It’s August, there is a tent filled with Kitchenaids in a field somewhere, and I find myself saying ‘who cares that the flat is already 28 degrees C? Let’s preheat the oven!’ This can only mean one thing: Great British Bake Off is back! Last summer, my challenge in the blogging version of the Bake Off was just to figure out how to bake something, anything as I found a new rhythm. This year, my challenge is to bake things I can actually eat! Gone are those glory days when I was fine with flours of all varieties and tomatoes that still smelled like a garden were my number one summer craving. I mentioned it briefly in just one post earlier this year, I think, but for whatever reason I’ve developed some new issues with food, and quite a few things I love now give me hives. Hives! Hives are not fun and give me a sad face. But not eating cake for possibly the rest of my life also gives me a sad face. After a few months of making progress by following a ridiculously strict diet that had no allergens at all, I tried various things again one at a time, to see what was causing the dreaded hives and it turns out that my biggest offenders are gluten and nightshades, so that’s most cake and bread right out the window, as well as tomatoes, peppers, chilies, aubergine, and white potato. (Random trivia: sweet potato is an entirely different family of plant and causes me no trouble! Huzzah.) This combination is a little bit extra annoying because most items you find in those lovely gluten-free sections of a store do so by replacing the wheat flour with potato flour. Still a sad face.
All that means I am baking again. That gives me a happy face indeed.
For the blogging version of the Bake Off, we choose something inspired by the baking in that week’s episode to make in our own kitchen. Cake was the first theme, with the three rounds including a madeira, a frosted walnut layer cake, and black forest gateau. I have never made a madeira and had never really heard of one before living in England, so I was quite tempted to go in that direction, but I’m afraid the pull of chocolate, whipped cream, and cherries was too much for me. I’ve been wanting to pin down a reliable gluten-free brownie recipe, and a black forest topping is simple enough to dress it up. Gluten-free Black Forest Brownies then!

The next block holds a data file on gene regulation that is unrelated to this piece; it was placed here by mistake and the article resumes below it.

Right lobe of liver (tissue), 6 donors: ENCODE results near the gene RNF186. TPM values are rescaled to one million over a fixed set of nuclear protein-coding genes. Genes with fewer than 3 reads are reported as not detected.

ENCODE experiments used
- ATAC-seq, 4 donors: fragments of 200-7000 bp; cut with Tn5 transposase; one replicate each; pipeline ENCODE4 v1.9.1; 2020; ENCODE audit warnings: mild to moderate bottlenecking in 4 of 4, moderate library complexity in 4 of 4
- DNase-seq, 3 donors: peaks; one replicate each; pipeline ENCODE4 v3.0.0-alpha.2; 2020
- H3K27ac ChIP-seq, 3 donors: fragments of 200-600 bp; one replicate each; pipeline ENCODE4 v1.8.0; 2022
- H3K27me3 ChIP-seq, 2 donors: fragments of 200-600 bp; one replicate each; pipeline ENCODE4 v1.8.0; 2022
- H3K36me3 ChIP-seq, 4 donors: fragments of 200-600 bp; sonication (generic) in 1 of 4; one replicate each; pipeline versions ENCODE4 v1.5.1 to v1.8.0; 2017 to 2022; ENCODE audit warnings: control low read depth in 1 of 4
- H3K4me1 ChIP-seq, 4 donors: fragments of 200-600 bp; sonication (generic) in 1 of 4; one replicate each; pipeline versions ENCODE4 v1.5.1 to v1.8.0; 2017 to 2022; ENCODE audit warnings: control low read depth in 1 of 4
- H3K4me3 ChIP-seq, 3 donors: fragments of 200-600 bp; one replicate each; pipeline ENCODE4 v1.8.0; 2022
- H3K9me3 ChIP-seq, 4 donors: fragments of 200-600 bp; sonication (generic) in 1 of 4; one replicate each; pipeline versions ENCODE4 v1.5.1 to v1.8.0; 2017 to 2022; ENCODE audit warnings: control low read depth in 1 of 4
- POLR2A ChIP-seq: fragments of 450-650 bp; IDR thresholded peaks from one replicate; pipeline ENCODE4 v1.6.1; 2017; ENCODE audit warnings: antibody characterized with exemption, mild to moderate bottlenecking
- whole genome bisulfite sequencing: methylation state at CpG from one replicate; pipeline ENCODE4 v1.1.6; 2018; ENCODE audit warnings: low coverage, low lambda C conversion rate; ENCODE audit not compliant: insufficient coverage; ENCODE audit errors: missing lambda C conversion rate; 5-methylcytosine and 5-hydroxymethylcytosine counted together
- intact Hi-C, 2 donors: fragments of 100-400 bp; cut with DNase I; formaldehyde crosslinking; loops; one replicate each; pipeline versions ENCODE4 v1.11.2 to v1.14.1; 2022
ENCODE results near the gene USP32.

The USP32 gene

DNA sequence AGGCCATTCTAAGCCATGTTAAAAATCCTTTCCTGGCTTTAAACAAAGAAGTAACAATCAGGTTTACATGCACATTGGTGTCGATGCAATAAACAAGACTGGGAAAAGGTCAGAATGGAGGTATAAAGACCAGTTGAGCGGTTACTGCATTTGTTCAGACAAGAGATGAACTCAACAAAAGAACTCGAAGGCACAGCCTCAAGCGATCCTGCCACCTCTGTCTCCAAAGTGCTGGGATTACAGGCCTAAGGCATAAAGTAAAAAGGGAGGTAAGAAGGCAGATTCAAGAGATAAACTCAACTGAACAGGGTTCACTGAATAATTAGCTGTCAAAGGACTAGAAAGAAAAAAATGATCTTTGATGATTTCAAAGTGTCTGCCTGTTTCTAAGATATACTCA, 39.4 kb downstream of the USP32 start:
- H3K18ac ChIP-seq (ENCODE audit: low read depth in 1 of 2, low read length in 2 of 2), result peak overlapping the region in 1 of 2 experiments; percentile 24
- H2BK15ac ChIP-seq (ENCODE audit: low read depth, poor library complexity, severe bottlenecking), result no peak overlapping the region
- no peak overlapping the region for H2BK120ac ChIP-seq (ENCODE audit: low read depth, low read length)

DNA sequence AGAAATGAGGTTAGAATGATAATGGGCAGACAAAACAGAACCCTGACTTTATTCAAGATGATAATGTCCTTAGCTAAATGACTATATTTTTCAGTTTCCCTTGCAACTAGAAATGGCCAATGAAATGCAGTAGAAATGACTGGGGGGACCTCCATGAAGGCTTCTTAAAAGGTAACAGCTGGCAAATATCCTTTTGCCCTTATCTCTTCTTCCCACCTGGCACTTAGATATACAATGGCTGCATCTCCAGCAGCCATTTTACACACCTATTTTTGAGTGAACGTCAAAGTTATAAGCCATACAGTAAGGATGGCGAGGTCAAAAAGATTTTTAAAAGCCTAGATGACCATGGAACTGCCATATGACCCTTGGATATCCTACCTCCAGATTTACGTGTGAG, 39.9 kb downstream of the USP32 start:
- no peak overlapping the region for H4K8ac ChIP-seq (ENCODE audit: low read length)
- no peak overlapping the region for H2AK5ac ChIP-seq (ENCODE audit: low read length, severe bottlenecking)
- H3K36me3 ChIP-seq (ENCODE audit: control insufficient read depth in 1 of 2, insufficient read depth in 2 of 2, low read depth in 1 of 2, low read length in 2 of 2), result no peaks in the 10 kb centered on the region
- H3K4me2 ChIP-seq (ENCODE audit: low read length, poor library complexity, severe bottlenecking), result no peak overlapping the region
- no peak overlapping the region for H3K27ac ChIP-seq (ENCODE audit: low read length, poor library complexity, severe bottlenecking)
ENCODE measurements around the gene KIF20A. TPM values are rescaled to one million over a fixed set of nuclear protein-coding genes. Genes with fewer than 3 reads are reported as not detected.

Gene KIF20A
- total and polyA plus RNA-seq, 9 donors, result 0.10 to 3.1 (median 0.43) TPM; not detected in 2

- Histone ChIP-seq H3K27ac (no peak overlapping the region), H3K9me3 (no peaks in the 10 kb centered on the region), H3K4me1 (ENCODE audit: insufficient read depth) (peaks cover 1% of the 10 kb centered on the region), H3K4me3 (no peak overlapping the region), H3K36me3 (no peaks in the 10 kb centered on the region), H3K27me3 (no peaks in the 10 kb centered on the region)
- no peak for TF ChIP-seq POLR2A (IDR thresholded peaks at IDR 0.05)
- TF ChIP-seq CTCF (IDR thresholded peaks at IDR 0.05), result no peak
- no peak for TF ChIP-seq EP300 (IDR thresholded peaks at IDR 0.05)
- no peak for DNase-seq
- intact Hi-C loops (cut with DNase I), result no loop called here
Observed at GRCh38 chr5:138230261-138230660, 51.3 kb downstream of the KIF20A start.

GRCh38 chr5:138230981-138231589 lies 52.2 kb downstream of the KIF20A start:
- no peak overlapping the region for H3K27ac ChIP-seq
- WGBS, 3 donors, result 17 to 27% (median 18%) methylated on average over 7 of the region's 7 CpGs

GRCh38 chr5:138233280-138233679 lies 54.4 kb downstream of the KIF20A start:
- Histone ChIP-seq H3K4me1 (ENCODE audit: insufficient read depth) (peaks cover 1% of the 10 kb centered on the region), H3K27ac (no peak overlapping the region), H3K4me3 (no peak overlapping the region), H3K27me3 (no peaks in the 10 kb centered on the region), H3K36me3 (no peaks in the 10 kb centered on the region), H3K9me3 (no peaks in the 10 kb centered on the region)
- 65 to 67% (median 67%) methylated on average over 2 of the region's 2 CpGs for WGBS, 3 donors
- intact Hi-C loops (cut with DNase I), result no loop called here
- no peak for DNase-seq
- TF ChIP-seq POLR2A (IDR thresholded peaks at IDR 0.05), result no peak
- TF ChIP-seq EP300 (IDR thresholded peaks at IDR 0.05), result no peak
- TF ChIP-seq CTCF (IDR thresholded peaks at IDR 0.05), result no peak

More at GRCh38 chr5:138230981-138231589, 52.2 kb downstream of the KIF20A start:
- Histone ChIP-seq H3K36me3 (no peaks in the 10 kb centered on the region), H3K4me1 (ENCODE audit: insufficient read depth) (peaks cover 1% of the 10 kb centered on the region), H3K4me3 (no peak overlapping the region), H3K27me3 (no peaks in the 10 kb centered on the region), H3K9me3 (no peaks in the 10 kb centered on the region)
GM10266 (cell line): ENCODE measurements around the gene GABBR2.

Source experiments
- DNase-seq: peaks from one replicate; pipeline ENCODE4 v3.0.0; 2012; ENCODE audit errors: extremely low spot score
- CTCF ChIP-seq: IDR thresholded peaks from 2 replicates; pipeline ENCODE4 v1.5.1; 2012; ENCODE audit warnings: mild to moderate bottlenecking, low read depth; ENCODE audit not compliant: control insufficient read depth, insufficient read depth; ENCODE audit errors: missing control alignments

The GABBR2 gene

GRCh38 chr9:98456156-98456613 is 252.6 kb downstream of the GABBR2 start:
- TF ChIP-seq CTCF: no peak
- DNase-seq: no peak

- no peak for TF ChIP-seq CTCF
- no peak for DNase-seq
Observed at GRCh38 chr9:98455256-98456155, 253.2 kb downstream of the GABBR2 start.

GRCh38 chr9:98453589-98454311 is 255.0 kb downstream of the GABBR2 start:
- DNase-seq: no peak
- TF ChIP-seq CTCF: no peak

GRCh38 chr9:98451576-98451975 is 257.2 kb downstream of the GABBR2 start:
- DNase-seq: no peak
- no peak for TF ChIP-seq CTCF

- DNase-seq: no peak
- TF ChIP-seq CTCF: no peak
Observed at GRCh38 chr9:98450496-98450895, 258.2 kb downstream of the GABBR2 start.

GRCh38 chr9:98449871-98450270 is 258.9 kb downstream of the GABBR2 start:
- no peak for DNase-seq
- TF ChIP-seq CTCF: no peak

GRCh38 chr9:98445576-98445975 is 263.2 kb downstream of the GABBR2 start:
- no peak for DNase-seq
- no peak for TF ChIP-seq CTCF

For the brownies:
180 grams unsalted butter
225 grams dark chocolate (I used 72% cocoa solids)
340 grams sugar
4 large eggs
2 teaspoons vanilla extract
3 tablespoons cocoa powder
2 tablespoons oat flour (please see note below)
half teaspoon salt
For the black forest topping:
300 ml whipping cream
1 or 2 tablespoons sugar
1 teaspoon vanilla extract
Preheat the oven to 180 C.
Simmer some water in a saucepan and top with a mixing bowl (if you have a stand mixer, it can be handy to use that bowl but mine doesn’t sit well in any of my saucepans, so I use a glass bowl and the hand mixer for this type of recipe). Melt the butter and chocolate. Years ago someone told me to not stir much while you melt chocolate because it can disturb the flavour and make the cocoa go gritty. I have no idea if it’s actually true, but I try to follow that, and just scrape down the sides with a spatula.
Once that is melted, reduce the heat and gently stir in the sugar. Adding the sugar while there is still heat allows all the granules to dissolve so you have a smooth texture rather than the grit of sugar. The grit of sugar bothers me enough that I use caster sugar for any recipe that calls for normal white sugar. It dissolves easier and has a better texture. I store it in a canister with my spent vanilla pods, so it’s like those fancy expensive vanilla sugars at the store but much simpler and cheaper.